Under Construction
Subjects to be included:
Neurological disorders most Frequently reported in  primary care (WHO)
World Health Organisation (WHO) Atlas (2004) -
world	US	literature
63%	Cardiovascular disease (Stroke, ...)
20%	Parkinson's disease
74%	Headache - Migraine
45%	Neuropathies (attributable to diabetes, alcohol, nutritional deficiencies and entrapment)
24%	Traumatic Brain Injury
34%	Vertebral disorders
23%	Alzheimer's disease and other dementias
26%	Neuroinfections
73%	Epilepsy
		43%	Multiple sclerosis
72%	Cerebrovascular diseases (stroke, 
Brain aneurysm - an abnormal widening or ballooning of a portion of an
artery due to weakness in the wall of the blood vessel.
National Institute of Neurological Disorders and Stroke www.ninds.nih.gov/
See also Ailments - Treatment on the mental page

Vagus Nerve:
The vagus nerve does not go thru the spinal cord, but from the medula (part of the brainstem) between the internal carotid artery and the internal jugular vein in the neck, to the chest and abdomen. It controls swallowing, gag reflex and speech and organs such as the heart and digestive tract.
See Vagus nerve in neuroanatomy.

Vasovagal syncope (fainting)

Excessive activation of the vagal nerve during, which is a parasympathetic overcompensation of a strong sympathetic nervous system response associated with stress, can also cause vasovagal syncope (fainting) because of a reduction in heart rate (bradycardia) and drop in blood pressure, as blood vessels in the legs dilate.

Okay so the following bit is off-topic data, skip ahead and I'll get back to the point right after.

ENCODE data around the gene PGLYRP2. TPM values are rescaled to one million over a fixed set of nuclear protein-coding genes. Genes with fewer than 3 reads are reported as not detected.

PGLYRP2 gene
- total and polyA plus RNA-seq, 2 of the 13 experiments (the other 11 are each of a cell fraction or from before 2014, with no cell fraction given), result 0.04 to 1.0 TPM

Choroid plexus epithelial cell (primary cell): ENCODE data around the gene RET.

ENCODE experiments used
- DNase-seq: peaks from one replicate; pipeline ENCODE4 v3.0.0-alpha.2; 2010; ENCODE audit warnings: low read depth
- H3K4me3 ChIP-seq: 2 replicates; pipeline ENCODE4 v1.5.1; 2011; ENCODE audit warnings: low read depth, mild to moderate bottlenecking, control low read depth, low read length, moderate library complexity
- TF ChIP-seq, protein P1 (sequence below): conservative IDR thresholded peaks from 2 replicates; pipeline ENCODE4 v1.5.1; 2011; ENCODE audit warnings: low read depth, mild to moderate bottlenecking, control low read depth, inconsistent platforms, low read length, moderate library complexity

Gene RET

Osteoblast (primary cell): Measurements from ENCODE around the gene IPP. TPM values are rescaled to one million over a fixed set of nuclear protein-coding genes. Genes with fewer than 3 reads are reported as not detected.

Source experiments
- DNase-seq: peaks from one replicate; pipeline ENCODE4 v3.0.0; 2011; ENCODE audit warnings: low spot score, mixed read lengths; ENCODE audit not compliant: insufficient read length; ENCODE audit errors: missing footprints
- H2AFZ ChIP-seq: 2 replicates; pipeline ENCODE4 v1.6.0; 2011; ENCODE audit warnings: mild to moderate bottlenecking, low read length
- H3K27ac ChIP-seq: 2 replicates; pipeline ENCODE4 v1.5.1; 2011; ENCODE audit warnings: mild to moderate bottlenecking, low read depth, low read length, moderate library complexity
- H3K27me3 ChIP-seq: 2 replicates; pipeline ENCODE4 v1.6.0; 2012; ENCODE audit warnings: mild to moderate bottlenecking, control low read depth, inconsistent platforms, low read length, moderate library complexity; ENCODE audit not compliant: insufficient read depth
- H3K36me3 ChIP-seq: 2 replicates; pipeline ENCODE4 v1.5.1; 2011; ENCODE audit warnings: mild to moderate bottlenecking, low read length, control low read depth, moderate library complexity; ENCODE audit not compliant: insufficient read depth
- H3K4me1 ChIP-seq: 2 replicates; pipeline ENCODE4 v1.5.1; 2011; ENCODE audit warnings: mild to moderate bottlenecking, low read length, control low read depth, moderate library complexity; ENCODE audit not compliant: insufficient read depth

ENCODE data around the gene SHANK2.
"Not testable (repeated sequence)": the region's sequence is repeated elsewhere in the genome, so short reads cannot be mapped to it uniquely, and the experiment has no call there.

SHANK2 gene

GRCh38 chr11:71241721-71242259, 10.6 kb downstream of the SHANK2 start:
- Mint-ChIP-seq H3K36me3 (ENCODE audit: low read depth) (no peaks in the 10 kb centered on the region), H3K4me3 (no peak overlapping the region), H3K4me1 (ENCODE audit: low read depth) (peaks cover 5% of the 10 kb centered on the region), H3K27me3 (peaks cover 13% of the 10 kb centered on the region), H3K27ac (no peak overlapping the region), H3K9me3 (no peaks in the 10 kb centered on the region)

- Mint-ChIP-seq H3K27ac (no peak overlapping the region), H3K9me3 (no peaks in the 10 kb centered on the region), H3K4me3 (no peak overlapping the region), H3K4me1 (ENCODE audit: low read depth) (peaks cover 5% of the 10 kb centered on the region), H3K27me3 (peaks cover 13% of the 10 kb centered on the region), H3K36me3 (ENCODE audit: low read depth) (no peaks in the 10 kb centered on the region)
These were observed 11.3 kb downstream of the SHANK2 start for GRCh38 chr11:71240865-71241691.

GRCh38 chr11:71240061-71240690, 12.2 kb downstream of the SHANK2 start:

This can have a variety of provocations:

  • Pressing upon certain places on the throat, sinuses, and eyes, also known as vagal reflex stimulation when performed clinically. This can happen with a routine eye examination.
  • Giving or receiving a needle immunization
  • Sight of blood
  • Hyperthermia, a prolonged exposure to heat
  • High altitude
  • Prolonged standing with legs in a locked position.
  • Intense laughter
See others at Vasovagal response - Wikipedia
In people with vasovagal episodes, the episodes are typically recurrent, usually happening when the person is exposed to a specific trigger. The initial episode often occurs when the person is a teenager, then recurs in clusters throughout his or her life. See: medterms.com

Vagus nerve stimulation (VNS) therapy:
In July 2005, the United States Food and Drug Administration approved the use of vagus nerve stimulation (VNS) therapy as an adjunctive long-term treatment for chronic or recurrent Major depressive disorder (MDD) in adults experiencing a major depressive episode (MDE) who have not responded adequately to at least four trials of antidepressant therapy.

VNS is administered using a pacemaker-like multiprogrammable bipolar pulse generator implanted in the left chest wall, where it delivers an electrical signal through an implanted lead that is wrapped around the left vagus nerve in the neck.
The device will stimulate the vagus nerve with a specified output current at the selected interval, (eg 1.0 milliAmp,) once every 5 minutes, 24 hours/day. Patients are provided with a magnet that is capable of turning the device off, if needed.

Most side effects were involving the implantation and were resolved within 30 days.

See: Vagus nerves - Medical Look Human Anatomy

Ailments - Treatment on the mental page
Neuro Anatomy
Cognitave - Vagus nerves - Medical Look Human Anatomy
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last updated 11 May 2010